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Harris, Law Specialist
Category: Law
Satisfied Customers: 2851
Experience:  Family Law - Specialist in Divorce, Financial Relief and Children Matters
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We have an issue with a house build project - our builder

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Hello - we have an issue with a house build project - our builder provided us with an estimate and a timeline, both of which have now been exceeded. The initial indicated timeline was 12-14 weeks - we are now at week 27 with no finish date. There had been much sub quality work with 3 walls having to be rebuilt as it wasn't straight and some woodwork having to be redone. The costs are a little complicated - he gave us a very detailed written quote but encouraged us to enter into a 'cost plus' exercise with him on the basis that he thought this would be cheaper for us. We have raised our concerns about escalating costs in relation to the extended timeline and received a written list of variations orders on top of the initial quotation that he thought we had incurred a few weeks ago. However, when we challenged him again on costs last week he indicated that costs had escalated and had now requested another £18k to complete the job. This would mean that his costs are almost £30k above his quote and almost £20k above where he indicated where we would finish in November. What can we do.
Hi, thanks for your question. I am a qualified solicitor.
Was it an "estimate" he provided or an actual quote for the work? If it was an estimate, then the builder cannot be bound by this.
If further costs were to be incurred then the builder should have raised this with you and given you the option as to whether you wished to proceed with it or not. You are obviously not obligated to agree to further work that the builder proposes and should not be liable for costs that you did not agree to.
If the sub-quality work was carried out by the builder, then the rebuilding to correct this should not form part of the costs as it would have been the builder's error.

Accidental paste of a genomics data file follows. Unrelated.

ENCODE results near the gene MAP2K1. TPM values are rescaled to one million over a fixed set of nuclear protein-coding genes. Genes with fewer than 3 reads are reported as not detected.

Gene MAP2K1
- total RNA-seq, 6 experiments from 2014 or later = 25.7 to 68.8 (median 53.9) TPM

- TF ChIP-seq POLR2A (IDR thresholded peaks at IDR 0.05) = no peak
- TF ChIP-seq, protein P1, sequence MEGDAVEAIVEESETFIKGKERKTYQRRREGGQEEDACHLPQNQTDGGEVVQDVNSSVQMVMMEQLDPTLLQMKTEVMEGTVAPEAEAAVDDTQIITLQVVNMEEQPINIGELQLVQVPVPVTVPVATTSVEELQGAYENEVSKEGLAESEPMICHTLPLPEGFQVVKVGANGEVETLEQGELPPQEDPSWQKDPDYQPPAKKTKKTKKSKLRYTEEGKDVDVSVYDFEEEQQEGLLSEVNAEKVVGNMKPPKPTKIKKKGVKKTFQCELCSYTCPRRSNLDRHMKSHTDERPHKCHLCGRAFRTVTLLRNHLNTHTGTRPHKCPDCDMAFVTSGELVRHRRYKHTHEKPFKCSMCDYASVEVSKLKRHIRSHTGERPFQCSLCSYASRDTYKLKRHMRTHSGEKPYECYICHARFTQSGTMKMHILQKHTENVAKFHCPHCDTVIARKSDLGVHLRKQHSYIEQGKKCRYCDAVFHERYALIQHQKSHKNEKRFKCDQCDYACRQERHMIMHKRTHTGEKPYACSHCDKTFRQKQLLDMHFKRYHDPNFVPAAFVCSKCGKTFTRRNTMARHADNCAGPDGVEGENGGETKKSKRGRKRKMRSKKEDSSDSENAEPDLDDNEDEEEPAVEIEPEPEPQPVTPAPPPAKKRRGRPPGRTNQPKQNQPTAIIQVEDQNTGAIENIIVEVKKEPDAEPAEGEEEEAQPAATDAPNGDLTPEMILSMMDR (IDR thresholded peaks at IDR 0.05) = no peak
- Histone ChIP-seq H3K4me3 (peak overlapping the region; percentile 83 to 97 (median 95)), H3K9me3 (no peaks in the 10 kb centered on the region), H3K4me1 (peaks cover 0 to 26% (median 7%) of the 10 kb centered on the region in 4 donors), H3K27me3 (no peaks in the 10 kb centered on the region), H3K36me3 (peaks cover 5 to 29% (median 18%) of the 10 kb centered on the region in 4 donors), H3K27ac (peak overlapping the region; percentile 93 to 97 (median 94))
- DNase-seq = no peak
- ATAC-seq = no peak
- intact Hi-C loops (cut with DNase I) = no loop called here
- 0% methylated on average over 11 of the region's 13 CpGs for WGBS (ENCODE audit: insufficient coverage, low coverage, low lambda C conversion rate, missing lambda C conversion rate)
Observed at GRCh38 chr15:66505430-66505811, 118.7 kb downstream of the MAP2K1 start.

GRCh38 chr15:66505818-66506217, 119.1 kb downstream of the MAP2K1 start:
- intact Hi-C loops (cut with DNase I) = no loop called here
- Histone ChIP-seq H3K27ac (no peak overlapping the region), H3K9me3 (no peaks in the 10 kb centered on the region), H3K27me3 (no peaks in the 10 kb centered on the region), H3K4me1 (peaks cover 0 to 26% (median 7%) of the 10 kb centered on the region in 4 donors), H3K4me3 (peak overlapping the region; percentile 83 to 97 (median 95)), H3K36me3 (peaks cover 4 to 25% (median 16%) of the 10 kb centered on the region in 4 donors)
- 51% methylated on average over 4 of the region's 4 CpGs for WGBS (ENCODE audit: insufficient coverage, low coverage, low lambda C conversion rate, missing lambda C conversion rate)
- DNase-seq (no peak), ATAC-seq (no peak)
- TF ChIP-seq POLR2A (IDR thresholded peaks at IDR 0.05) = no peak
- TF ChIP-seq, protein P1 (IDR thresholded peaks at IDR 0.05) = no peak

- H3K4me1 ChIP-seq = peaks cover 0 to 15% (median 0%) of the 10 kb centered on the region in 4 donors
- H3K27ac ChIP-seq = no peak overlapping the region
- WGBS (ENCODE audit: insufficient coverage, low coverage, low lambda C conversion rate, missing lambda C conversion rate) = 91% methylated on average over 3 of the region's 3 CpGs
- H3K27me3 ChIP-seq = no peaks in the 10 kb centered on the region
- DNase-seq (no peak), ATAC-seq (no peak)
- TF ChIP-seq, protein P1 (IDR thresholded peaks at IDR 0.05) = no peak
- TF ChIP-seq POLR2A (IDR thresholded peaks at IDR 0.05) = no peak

Please let me know if you have any further questions regarding this.
Harris and 2 other Law Specialists are ready to help you
Customer: replied 2 years ago.
It was a formal quote provided through a formal tender exercise. However, the builder suggested we proceed on a 'cost plus' as he was confident it would end up being cheaper for us. It was a very detailed quote and we also received other quotes for the same work - which he had now exceeded both in terms of cost and time.
What exactly were the terms of the costs-plus? Was it as a percentage or fixed fee?
As it was a detailed quote, you can hold the builder to the original quote, unless you had explicitly agreed to the further work that had to be undertaken.
Customer: replied 2 years ago.
The terms of the cost plus were costs plus 21% (overheads and profit). We have several times asked him for an update on costs and that was when he provided us with a list of variations above the fixed quote he originally provided. This was just 4 weeks ago and at that stage he did not indicate any costs above this to complete the original job as he had now, He also encouraged us to employ sub-contractors directly ourselves to reduce costs (although this had actually not had an impact).
What are the reasons for the increase to the costs and variations - it seems very excessive. Also, have you agreed to what he has suggested and the new costs?